The feeling on the final full day of SXSW Music — part of the 30th annual South by Southwest in Austin, Texas — was melancholy; it was effectively the last day of no-regrets drinking and partying while listening to some of the best artists in the world. Given the whirlwind nature of hopping around town looking for the next act to see, with each venue being very unique in its own way, the day felt like being crisscrossed around the world listening to different worldly sounds. You better soak in all the experiences before the next sunrise.
Small Live Music Venues: Who Needs Them Anymore?
While small live venues exist as part of the music industry, many involved with running these places feel the industry as a whole doesn’t care about them which is a shame given their importance to emerging artists to perform and improve. Even though concert attendance is like a zero-sum game (i.e., you can’t see two artists in two different places at the same time), each small venue faces similar challenges like revenue generation, noise complaints, rising costs and regulation.
Steve Lamacq, BBC, cited increased development as the primary pressure on small venues where small business owners can’t afford increasing rents from landowners who get great offers to build large housing complexes. And everyone on the panel lamented the loss of many small venues in their respect cities, which benefited no one in the music industry. Even large concert promoters like Live Nation joined in recent discussions because it recognizes the problem that having fewer venues would have for future artist development. In Austin, there are a few organizations that started to help lobby for these places and like the Red River Cultural District and Austin Music Group.
Sweden’s State Funded Music Development Model
In Sweden, the national government funds study circles and study associations to help citizens participate in many activities and learn about different subjects for free. For music in particular, study circles allow people to learn and train with music equipment and instruments with professionals in safe and structured environments.
Swedish artist Adée highlighted a program she started to help girls with songwriting, providing mentorship, leading workshops and getting recording studio space. The panel, which included Adée, discussed the positives about these types of music development models and how they could be applied in other countries.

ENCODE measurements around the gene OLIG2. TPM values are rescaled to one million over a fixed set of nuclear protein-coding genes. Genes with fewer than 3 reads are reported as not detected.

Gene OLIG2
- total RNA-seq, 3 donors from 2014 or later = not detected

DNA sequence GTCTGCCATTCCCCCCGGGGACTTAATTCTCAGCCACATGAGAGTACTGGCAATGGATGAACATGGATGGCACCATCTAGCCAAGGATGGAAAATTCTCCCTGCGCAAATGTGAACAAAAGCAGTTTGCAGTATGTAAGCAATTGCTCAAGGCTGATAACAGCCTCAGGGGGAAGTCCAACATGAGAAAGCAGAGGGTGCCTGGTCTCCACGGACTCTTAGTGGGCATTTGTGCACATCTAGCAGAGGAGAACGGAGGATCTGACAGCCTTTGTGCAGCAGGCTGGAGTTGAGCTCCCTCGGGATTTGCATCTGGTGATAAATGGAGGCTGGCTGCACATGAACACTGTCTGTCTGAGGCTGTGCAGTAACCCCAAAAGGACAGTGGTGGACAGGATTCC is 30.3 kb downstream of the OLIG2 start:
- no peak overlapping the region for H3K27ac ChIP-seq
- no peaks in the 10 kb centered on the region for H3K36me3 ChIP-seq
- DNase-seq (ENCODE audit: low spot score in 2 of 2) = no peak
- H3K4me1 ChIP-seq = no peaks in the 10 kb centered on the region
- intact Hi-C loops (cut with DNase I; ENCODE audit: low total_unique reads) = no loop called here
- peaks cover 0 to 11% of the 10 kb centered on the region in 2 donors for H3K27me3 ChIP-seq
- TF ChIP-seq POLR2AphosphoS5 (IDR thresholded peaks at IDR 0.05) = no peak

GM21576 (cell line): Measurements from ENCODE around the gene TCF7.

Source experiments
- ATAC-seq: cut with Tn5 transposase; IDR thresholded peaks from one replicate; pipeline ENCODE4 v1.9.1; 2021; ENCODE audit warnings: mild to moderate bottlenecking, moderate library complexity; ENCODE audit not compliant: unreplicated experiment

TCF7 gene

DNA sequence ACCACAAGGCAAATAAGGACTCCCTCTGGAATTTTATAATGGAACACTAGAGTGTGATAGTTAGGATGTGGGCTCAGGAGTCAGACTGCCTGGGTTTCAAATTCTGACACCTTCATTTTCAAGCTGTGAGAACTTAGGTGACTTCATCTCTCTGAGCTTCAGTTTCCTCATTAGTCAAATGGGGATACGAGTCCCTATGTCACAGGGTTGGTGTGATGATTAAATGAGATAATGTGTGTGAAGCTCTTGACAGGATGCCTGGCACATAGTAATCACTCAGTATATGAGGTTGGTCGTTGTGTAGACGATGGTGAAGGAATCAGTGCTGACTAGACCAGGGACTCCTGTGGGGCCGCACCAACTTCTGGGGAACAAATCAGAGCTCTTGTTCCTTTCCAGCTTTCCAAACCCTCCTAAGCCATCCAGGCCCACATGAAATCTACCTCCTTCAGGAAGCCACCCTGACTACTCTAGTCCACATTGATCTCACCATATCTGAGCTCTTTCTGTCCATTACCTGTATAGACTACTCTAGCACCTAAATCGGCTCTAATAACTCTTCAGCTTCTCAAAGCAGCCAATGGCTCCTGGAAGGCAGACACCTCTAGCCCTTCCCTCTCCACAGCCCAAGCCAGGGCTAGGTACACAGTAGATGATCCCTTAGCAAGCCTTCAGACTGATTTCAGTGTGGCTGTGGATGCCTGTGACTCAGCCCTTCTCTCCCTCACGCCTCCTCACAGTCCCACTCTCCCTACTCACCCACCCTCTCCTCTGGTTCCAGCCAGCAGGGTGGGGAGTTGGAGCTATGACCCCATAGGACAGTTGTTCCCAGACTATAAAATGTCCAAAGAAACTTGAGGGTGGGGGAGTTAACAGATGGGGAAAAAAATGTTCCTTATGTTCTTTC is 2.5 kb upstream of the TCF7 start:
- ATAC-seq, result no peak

Catalan musician Sara Pi roused the small crowd with her blend of soul and funk at the International Day Stage inside the Austin Convention Center. She sang her self-liberation anthem “I Have a Dream” and a colorful rendition of Bill Withers’ “Ain’t No Sunshine.”
You don’t hear rock like that of German singer Laura Carbone anymore. Her sound bordered on new wave with a dark and sensual twist. Carbone’s newest single “Swans” harkened to 80s-era leather and straps, but that description is only part of the imagery that she’s intimating. Please and thank you.
Amsterdam-native Sofie Winterson had the kind of lush electronic dream pop that you imagine play in the background of your fantasies. A sort of soundtrack to your imagination, Winterson’s sound felt appropriate as either sped up montages or slowed down emotional moments; listening to her music just made you pause and reflect. A highlight of her set included “I Only Wanted You” and “Turning.”
Overcoats’ joyful performance at St. David’s Historic Sanctuary was inspiring. The duo of Hana Elion & JJ Mitchell bounced effortlessly between folk and electronic sounds with elegant harmonies and a charming stage presence. Songs like “Nighttime Hunger” and “Smaller Than My Mother” exuded passion reserved for more seasoned songwriters, but the soul could not be ignored.
Katie Crutchfield serenaded the somber crowd at the Central Presbyterian Church as her folk music project Waxahatchee, named after the Waxahatchee Creek in her native Alabama. The American singer-songwriter enchanted the crowd with her lyrics and solo electric guitar on songs like “Summer of Love” and “Half Moon.”
Most listeners would probably recognize Transviolet by the millennial electronic pop anthem “New Bohemia” that was all over the radio a few months ago. But the Los Angeles-band foursome was a lot more than that during their final SXSW performance at the Sidewinder, filling the air with refreshing attitude and soul on “Bloodstream” and “Girls Your Age.”
NOTE: All photos by the author.